Your organization’s success at innovation defines you as a leader. Learn to drive your innovation by the inflection points you find or create, and you will soon master the three simple innovation moves that drive market success.
An inflection point is a game change that shifts circumstances decisively. They can be either negative, indicating a decline in market success, or positive, signifying a rise.
Two negative inflection points can be leveraged to advantage, if met with wise leadership. The Vertical Drop occurs when a downward fall levels off temporarily and then falls decisively. A Step Down takes place when a shallow downward course drops precipitously and then returns to a shallow but persistent decline.
Positive inflection points are pleasanter to negotiate. In the Vertical Climb a steep rise shifts to a plateau followed by a near vertical ascent. The Step Up occurs when a shallow ascent accelerates up for a short time and then levels out into a plateau.
But these too can present challenges. As a leader, you may welcome a Step Up, but prefer to slow a Vertical Climb in order to secure your position and refuel, to wait for optimal timing, or to shift resources toward other goals.
When you learn to recognize inflection points, you start to see the world in a different way. You develop a sense for the innovations that will both serve your strategic targets and succeed in market conditions ahead.
Discovering inflection points requires attention to emerging market movements, ability to question basic assumptions, and skill at turning disruption to your advantage. Master those, and you can position your organization to meet an inflection point with a response that pivots its trajectory in your favor.
Three simple moves can accelerate or stabilize your success in the market: Stop the Drop, Shift to Ascent, and Soar.
Stop the Drop: This tactic rescues you from impending disaster by creating a plateau that stops a Vertical Drop inflection point in its tracks.
One of my CEO clients knew his profits were tanking. He commanded an old-school organization serving an industry undergoing a significant cultural transition. The longstanding customers were all white males. Many more of the new clients were Asian, African American, and Hispanic, including women as well as men. Many were young, helping their families run operations.
The old guard did their knowledge-sharing over drinks after a day’s work. The new crowd worked long hours and could not take time away from responsibilities to join the old guard at the bar. They were very interested in learning from others, but preferred a more flexible approach.
My CEO client created a migration path from traditional strategies to a suite of online communities that could be accessed 24/7 from anywhere. By shifting decisively away from leading the old boy’s club toward virtual value delivery, he stopped the drop.
Shift to Ascent: This tactic yields a gentle upward incline that makes the most of a Step Down or Step Up inflection point. It is preparation for more aggressive growth, depicted in the Soar below.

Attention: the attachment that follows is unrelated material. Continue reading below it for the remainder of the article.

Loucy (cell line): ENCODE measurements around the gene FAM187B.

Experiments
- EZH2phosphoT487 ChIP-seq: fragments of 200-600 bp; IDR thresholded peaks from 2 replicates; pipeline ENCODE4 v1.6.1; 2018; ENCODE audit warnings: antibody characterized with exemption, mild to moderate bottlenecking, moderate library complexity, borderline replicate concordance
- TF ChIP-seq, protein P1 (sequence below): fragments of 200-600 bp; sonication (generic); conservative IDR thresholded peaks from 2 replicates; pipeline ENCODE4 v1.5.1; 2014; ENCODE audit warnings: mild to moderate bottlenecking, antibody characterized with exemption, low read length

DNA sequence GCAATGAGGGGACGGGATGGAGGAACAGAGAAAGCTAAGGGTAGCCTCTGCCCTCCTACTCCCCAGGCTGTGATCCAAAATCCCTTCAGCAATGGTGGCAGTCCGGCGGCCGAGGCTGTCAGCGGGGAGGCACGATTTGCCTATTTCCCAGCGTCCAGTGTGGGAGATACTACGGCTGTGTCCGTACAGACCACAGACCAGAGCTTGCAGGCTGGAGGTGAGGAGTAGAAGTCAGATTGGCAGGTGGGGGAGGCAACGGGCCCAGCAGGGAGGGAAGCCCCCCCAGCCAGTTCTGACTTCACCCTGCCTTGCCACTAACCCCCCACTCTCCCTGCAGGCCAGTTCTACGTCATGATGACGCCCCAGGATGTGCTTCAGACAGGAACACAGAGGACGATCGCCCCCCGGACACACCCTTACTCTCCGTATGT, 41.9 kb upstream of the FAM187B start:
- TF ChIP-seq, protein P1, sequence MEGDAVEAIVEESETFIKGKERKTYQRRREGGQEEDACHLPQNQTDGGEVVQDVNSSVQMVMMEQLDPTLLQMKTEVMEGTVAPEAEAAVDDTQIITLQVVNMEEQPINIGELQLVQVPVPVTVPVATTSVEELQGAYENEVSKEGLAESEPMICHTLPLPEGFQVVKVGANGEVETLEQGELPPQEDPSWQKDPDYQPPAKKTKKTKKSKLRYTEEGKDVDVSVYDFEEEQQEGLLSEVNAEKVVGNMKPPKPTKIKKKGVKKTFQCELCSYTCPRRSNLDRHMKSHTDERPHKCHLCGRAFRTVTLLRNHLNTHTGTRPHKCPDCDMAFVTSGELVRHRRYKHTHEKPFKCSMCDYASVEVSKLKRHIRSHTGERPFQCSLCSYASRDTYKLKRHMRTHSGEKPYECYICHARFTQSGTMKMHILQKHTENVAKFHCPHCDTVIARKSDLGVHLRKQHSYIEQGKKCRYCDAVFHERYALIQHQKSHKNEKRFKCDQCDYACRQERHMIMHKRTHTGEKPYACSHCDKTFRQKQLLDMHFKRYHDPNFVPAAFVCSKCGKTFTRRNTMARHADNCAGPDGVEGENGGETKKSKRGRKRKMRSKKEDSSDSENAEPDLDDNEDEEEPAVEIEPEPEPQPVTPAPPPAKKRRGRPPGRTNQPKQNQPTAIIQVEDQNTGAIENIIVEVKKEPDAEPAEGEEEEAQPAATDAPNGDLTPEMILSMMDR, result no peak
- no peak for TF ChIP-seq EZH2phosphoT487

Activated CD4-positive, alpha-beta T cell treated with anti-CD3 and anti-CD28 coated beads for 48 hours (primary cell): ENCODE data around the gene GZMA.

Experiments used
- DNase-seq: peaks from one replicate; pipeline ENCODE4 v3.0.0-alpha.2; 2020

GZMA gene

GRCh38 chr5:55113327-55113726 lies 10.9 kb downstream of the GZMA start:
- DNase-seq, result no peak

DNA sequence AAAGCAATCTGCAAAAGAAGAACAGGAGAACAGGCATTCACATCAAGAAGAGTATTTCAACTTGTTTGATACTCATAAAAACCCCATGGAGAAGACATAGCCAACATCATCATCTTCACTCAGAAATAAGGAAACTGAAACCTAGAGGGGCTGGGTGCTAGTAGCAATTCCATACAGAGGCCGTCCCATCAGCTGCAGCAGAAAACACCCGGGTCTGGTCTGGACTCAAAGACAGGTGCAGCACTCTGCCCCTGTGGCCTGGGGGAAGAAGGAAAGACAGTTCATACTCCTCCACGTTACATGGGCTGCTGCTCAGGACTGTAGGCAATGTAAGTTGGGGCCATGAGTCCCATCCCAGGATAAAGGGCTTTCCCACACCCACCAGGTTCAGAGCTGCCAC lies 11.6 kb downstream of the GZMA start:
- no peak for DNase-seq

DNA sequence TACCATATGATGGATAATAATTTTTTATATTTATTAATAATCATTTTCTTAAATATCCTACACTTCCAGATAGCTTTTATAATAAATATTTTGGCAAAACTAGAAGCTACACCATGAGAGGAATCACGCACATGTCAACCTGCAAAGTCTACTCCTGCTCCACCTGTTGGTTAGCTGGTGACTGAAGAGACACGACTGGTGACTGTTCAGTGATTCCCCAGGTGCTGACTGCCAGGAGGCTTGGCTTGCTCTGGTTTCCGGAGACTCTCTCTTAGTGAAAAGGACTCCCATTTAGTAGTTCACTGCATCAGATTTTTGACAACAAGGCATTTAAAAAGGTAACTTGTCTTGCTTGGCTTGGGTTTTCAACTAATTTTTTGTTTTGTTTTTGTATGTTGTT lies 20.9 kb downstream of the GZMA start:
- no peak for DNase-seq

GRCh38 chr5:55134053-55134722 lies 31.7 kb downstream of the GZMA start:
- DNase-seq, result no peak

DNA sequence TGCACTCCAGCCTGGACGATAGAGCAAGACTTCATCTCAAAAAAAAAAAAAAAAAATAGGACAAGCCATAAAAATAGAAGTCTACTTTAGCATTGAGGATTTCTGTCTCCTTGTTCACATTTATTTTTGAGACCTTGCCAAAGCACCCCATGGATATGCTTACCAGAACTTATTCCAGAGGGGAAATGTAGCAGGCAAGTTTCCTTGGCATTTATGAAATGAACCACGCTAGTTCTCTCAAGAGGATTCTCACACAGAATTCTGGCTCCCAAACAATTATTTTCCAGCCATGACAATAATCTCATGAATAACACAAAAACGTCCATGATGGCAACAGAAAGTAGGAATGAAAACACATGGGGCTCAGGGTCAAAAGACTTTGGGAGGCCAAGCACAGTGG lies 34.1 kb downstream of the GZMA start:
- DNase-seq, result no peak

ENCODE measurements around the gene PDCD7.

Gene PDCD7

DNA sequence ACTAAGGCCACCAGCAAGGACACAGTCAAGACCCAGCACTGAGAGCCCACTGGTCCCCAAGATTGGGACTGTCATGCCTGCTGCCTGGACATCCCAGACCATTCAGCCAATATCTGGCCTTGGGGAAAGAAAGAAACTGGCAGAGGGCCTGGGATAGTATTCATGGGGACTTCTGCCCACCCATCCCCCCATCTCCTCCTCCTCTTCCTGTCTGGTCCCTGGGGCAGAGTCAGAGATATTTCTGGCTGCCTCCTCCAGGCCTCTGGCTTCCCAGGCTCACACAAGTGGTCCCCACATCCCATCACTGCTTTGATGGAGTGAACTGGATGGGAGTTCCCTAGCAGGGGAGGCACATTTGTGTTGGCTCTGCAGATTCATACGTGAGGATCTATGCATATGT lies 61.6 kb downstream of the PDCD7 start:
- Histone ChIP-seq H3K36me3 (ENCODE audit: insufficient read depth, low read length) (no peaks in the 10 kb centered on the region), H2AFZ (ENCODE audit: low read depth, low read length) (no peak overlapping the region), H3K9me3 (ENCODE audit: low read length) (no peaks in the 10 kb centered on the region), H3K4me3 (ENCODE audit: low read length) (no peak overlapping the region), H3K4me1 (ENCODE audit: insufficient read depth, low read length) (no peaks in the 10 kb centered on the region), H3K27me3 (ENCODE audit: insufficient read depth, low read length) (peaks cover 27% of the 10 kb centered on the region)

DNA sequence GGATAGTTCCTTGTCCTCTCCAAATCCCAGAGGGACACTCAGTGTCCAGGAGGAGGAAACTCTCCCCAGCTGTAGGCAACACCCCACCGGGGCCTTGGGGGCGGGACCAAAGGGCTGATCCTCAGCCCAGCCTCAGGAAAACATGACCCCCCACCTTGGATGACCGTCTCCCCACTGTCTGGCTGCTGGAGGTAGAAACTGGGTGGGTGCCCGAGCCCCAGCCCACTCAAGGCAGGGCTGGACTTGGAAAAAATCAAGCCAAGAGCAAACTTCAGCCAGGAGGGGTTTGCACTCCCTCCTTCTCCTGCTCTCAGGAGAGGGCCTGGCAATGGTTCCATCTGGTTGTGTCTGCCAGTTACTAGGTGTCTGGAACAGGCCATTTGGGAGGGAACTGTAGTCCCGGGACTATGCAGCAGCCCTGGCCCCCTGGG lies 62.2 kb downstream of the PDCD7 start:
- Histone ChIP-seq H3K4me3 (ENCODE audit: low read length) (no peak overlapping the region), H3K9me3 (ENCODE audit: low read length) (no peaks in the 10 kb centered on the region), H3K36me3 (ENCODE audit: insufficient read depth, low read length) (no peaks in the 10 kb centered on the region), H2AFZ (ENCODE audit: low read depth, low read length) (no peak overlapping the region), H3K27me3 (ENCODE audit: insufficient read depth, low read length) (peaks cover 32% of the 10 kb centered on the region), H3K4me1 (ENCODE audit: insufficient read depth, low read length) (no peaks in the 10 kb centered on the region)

But, aggressive growth is not always the aim, even when growth is sought. Sometimes a leader realizes that establishing a slow growth presence in the market will better serve the organization.
Soar: This tactic leverages the potential in a Step Up or Vertical Climb inflection point. The Soar works when an organization is already on the way up, kicking its success to a higher another level.
This is a demanding transition, requiring excellence in execution to sustain. Although it appears desirable—who doesn’t dream of double- or triple-digit growth? Many organizations are not prepared to sustain a Soar. Your infrastructure must be ready to handle a large spike in activity.
The Animoto website launched in 2007 with a creative tool that allowed users to combine visual and audio files into short videos. It’s an easy way to generate home movies and business presentations. Animoto quickly attracted funding and users. In 2008 they launched an application on Facebook. In just four days they went from 25,000 customers to 750,000. Massive computing power was required—fast.
Luckily for Animoto, Amazon had begun offering cloud computing that scaled with its needs, both spikes and drops, without affecting the customer experience. Animoto never needed to invest in infrastructure, which allowed the company to pull off the Soar tactic while maximizing profits.
Looking for inflection points gives leaders a way to see around the curve ahead, and then use them to advantage. Without developing this sense, it is extremely difficult to get innovation right. With it you can deploy these three simple moves, or combine them into more complex strategies, to great effect. I describe these organizational tactics and more in my new book, Getting Innovation Right: How Leaders Leverage Inflection Points to Drive Success, to be published by Jossey-Bass March 2013.
—Seth Kahan (Seth@VisionaryLeadership.com) helps leaders identify, influence, and leverage emerging trends for business growth. He has consulted with CEOs and executives in over 50 world-class organizations that include Shell, World Bank, Peace Corps, Marriott, Prudential, American Society of Association Executives, American Geophyscial Union, Project Management Institute, and NASA. His book, Getting Change Right: How Leaders Transform Organizations from the Inside Out, is a Washington Post bestseller. Learn more about Seth's work at VisionaryLeadership.com.
[Image: Flickr user D. Sharon Pruitt]